Ziply Fiber inked a deal to buy Washington State-based iFIBER Communications for an undisclosed sum. Harold Zeitz, Ziply’s CEO, told Fierce the acquisition will allow it to reach deeper into Washington state than it would have been able to by building alone.
Founded in 2005, iFIBER is an open access ISP, meaning it delivers service using infrastructure owned by Washington’s public utility districts (PUDs). It currently has around 18,000 customers, but through its agreements with PUDs covering seven counties covers a total of around 100,000 passings.
In acquiring iFIBER, Zeitz said Ziply is scooping up not just its customer base but also the right to market its service to the remaining 82,000 or so passings across Chelan, Douglas, Franklin, Grant, Kitsap, Mason and Pend Oreille counties. Zeitz noted the PUDs already connect their assets into Ziply’s core network and the deal with iFIBER will save Ziply the trouble of having to build its own distribution network in the aforementioned counties.
The CEO added that while Ziply’s goal is to reach 80% of its overall footprint with fiber, it would only have been able to economically cover about 50% of the area included in the deal. Put another way, the transaction will enable Ziply to get to some locations “we would never economically get to” otherwise.
“It’s a great opportunity for us to be able to serve a larger audience,” he stated. “It’s an example of where it’s non-economic for private companies to build, that’s where that public private partnership really makes sense.”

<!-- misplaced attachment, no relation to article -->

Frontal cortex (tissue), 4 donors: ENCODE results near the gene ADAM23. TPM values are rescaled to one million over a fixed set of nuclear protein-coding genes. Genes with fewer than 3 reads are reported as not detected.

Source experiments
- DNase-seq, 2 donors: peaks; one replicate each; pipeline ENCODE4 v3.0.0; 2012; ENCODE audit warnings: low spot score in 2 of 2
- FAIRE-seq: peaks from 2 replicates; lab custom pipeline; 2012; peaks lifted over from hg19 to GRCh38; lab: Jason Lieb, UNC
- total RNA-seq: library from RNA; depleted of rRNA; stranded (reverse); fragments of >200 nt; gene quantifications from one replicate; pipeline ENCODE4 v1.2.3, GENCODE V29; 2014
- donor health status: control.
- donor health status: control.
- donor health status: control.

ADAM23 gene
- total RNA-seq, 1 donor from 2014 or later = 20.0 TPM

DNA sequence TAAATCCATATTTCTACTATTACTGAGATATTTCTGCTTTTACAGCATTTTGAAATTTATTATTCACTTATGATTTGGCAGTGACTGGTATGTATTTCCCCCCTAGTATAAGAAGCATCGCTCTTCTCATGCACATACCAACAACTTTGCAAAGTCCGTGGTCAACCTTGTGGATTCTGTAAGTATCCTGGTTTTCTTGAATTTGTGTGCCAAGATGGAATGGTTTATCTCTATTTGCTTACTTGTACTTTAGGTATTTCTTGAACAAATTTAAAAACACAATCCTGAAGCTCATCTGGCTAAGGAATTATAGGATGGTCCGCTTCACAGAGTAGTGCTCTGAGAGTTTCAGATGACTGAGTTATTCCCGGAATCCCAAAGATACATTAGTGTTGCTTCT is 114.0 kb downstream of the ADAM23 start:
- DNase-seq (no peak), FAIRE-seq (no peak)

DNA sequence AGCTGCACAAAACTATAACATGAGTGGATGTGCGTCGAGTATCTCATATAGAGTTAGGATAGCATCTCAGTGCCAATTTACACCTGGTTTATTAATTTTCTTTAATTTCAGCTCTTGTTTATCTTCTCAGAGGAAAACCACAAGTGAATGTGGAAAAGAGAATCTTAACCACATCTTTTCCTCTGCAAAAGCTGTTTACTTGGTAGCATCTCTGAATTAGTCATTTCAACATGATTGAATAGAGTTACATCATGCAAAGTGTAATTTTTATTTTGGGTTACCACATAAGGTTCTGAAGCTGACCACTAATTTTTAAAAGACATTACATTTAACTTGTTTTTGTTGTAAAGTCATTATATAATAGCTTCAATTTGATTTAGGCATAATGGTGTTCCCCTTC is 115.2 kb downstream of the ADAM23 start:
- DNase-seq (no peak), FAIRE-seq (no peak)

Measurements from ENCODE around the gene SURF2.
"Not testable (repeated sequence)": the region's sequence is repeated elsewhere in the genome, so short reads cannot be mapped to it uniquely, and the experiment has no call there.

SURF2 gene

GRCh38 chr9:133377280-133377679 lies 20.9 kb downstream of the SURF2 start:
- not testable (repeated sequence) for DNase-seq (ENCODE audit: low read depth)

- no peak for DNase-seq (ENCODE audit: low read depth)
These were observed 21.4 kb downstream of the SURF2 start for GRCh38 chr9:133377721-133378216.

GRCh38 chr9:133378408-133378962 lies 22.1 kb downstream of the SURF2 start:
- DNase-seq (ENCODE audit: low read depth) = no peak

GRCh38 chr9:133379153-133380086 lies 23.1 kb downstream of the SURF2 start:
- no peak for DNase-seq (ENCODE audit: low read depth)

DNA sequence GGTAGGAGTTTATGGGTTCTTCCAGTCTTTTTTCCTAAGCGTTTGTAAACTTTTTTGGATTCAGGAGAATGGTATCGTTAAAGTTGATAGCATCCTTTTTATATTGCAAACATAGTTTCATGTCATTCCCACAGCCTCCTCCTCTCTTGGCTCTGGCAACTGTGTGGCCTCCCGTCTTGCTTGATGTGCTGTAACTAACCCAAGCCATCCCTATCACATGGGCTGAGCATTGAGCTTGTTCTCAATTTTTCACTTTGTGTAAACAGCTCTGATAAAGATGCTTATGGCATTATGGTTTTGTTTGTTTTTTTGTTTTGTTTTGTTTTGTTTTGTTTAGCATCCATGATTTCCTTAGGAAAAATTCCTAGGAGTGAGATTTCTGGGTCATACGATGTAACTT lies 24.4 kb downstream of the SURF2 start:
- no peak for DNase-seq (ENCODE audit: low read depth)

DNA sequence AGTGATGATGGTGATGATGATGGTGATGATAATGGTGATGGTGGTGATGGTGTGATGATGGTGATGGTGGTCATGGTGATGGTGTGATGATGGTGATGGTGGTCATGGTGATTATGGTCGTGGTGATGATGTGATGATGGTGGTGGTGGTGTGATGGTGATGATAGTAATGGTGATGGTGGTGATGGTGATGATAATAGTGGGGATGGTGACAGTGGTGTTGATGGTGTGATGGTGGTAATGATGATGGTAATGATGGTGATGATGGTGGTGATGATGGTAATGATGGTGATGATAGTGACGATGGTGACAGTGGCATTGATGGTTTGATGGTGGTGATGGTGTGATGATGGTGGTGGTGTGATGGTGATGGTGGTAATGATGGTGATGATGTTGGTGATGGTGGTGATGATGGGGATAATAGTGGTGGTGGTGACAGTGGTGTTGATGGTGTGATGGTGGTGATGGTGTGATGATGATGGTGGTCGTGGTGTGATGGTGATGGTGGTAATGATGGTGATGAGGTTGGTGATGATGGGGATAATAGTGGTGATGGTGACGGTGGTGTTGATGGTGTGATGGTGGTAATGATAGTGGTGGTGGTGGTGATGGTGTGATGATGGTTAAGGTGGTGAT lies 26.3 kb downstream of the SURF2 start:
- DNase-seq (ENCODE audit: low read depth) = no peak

The deal is the second Ziply has struck so far this year. Back in June it picked up Oregon fiber and fixed wireless service provider Eastern Oregon Net, Inc (EONI) for an undisclosed sum.
Zeitz said Ziply made a strategic decision not to build fiber in the areas covered by the acquisition. But including the passings it is gaining through the deal, Ziply will end the year ahead of its expansion target.
The operator has previously said it is aiming to reach 80% of its footprint with fiber within three years. Though Ziply has not publicly disclosed its annual build goal, the operator ended 2021 with 40% of its footprint covered and Zeitz said in January it would continue deploying to a "few hundred thousand" new locations each year until it hits its mark.
In 2023, it plans to build to about 10% more locations than it reached in 2022, with these split between edge outs and new builds within its ILEC footprint.
As to whether more M&A could be in the cards in 2023, Zeitz said “we definitely see a few more of these small to mid-sized build verse buy opportunities” but has nothing to announce yet.